Friday, August 1, 2014

Rate of Nonfatal Fall Injuries Receiving Medical Attention,* by Age Group

The figure shows the rate of nonfatal fall injuries receiving medical attention, by age group, in the United States during 2012. In 2012, the U.S. rate of nonfatal fall injuries receiving medical attention was 43 per 1,000 population. Rates increased with age for adults aged ≥18 years. Adults aged 18-44 years had the lowest rate of falls (22 per 1,000), and the rate for those aged ≥75 years was higher (121 per 1,000) than for all other age groups.
* Annualized rate per 1,000 population for fall injury episodes for which a health-care professional was contacted either in person or by telephone for advice or treatment.
Estimates are based on household interviews of a sample of the noninstitutionalized civilian population.
§ 95% confidence interval.
In 2012, the U.S. rate of nonfatal fall injuries receiving medical attention was 43 per 1,000 population. Rates increased with age for adults aged ≥18 years. Adults aged 18–44 years had the lowest rate of falls (22 per 1,000), and the rate for those aged ≥75 years was higher (121 per 1,000) than for all other age groups.

Tuesday, July 29, 2014

Falls research published in Preventive Medicine


Congratulations to Sallie Thoreson from the Colorado Department of Public Health and Environment!  The manuscript Church-based social marketing to motivate older adults to take balance classes for fall prevention was just published in Preventive Medicine. Check it out! It can be accessed for free until September 12, 2014.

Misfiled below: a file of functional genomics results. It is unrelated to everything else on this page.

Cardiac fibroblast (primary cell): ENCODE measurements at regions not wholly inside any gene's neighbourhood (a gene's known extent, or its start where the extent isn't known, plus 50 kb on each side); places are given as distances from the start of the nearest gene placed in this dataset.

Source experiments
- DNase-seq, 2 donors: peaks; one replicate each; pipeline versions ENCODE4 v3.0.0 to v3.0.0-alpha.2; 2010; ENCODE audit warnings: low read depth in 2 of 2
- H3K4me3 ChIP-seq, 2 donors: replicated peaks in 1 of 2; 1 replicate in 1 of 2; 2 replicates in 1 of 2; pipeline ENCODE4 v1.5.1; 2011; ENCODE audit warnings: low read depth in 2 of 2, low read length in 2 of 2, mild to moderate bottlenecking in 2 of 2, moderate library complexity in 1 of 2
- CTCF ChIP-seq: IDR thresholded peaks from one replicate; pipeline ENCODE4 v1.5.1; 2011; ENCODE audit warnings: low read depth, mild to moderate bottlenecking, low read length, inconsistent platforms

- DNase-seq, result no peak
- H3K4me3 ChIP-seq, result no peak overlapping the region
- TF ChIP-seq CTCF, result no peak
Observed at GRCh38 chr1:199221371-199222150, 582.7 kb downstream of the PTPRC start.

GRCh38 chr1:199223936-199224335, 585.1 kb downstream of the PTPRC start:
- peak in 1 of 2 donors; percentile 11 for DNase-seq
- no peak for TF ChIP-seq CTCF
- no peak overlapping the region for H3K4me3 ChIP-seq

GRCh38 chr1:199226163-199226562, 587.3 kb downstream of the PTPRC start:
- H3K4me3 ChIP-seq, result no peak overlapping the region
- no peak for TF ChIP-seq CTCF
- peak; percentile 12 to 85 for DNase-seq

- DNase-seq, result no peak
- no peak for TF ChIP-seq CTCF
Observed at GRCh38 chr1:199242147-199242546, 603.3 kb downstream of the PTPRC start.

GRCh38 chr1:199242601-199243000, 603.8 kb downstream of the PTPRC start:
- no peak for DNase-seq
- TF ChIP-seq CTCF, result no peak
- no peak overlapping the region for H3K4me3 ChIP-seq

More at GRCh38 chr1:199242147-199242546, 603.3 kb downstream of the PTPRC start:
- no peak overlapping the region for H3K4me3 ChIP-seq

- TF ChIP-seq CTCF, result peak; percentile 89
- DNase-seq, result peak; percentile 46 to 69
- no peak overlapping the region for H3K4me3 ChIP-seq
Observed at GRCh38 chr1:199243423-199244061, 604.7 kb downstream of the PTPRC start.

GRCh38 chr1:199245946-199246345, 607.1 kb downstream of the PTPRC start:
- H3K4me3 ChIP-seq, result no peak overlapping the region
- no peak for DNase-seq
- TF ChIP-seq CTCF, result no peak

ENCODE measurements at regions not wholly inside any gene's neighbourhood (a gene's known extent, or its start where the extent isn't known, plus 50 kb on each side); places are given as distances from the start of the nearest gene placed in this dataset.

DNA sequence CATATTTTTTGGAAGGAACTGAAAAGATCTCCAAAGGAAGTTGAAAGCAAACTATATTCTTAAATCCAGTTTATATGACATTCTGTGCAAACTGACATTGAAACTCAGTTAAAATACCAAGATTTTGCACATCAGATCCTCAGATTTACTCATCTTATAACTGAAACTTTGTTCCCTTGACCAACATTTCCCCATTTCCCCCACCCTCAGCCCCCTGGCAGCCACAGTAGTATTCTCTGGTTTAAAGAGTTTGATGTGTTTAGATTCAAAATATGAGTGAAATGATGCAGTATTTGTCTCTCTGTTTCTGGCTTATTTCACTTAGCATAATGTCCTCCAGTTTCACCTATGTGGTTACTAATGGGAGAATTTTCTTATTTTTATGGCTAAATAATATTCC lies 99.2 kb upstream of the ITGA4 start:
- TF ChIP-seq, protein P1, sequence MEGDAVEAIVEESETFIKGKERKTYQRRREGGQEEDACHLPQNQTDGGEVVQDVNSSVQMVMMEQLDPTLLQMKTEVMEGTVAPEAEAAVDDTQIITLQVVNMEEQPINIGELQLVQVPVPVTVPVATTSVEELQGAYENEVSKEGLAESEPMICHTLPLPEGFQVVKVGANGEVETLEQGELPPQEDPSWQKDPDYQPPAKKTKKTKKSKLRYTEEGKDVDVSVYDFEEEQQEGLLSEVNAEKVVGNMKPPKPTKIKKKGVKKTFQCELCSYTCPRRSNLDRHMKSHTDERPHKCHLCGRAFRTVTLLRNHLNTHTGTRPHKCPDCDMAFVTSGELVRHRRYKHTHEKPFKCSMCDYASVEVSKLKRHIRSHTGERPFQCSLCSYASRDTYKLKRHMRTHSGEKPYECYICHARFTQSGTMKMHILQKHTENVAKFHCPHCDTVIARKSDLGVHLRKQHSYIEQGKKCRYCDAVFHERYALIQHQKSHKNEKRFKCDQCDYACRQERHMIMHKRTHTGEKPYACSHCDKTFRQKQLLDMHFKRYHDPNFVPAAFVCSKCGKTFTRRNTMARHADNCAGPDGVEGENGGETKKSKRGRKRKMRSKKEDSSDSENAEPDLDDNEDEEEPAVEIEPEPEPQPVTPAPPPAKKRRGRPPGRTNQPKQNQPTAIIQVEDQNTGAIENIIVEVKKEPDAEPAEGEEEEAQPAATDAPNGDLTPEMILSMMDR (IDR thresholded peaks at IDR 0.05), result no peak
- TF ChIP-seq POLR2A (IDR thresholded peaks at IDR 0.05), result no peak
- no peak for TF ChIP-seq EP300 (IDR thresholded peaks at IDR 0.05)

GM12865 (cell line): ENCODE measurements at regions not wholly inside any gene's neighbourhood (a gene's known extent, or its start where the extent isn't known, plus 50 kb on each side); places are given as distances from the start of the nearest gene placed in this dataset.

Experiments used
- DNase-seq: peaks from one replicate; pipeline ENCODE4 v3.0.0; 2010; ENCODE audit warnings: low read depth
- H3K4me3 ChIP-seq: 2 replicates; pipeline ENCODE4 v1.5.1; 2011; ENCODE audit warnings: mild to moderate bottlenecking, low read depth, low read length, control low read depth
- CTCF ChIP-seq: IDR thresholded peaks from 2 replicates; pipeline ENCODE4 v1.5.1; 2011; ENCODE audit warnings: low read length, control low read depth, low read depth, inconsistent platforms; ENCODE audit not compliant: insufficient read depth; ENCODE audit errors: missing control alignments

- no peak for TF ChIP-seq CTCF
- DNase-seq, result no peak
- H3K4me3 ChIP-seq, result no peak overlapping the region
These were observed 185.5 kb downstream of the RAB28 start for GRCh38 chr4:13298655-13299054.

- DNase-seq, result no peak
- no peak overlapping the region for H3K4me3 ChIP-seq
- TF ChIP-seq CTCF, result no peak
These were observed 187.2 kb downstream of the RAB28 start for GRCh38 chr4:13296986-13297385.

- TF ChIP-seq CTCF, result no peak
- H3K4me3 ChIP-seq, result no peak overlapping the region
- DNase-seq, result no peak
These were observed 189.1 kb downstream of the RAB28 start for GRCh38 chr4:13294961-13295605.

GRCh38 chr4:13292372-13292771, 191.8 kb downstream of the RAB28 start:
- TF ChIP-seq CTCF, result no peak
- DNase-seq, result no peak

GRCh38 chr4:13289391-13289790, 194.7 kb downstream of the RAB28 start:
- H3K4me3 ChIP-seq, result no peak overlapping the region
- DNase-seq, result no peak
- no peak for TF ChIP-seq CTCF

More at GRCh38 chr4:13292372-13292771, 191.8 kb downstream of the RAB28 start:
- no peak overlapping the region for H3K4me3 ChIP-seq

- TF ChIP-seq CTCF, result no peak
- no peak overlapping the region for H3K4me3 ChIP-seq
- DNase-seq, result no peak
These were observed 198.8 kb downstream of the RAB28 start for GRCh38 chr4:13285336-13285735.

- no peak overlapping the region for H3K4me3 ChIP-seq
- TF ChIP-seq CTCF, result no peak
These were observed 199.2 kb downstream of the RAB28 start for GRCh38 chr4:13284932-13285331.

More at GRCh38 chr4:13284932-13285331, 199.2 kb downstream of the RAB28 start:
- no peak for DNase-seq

Friday, July 25, 2014

Please join us for for next meeting of the

Older Adult Fall Prevention Journal Club.

July 30 from 11 - Noon

This is a reschedule of the July 23 Journal Club meeting.
Please call in to 712-432-0220 Pin: 2589.

The article is about an evaluation of N'Balance, a fall prevention program developed in Colorado. Chris Katzenmeyer of Consortium for Older Adult Wellness will facilitate the discussion. This will be a great opportunity to talk aobut how to chose an evidence-based fall preveniton program.  
You can find out more about the article on the Journal Club tab. 

 Our purpose for the Journal Club is to examine articles to see how the information might be applied to our work in older adult fall prevention and to increase our knowledge of evidence-based fall prevention practices.

The Journal Club meets monthly. Your are encouraged to attend any or all sessions.  We usually meet the 4th Wed of each month from 11am-Noon. 
For more details, click the Journal Club tab. 

Thursday, July 24, 2014

Seniors willing to discuss driving abilities, yet conversations rarely happen

There are currently more than 23 million licensed drivers aged 70 and older, and with baby boomers beginning to reach 70 years of age, the number of seniors on the road will rise steadily over the next two decades.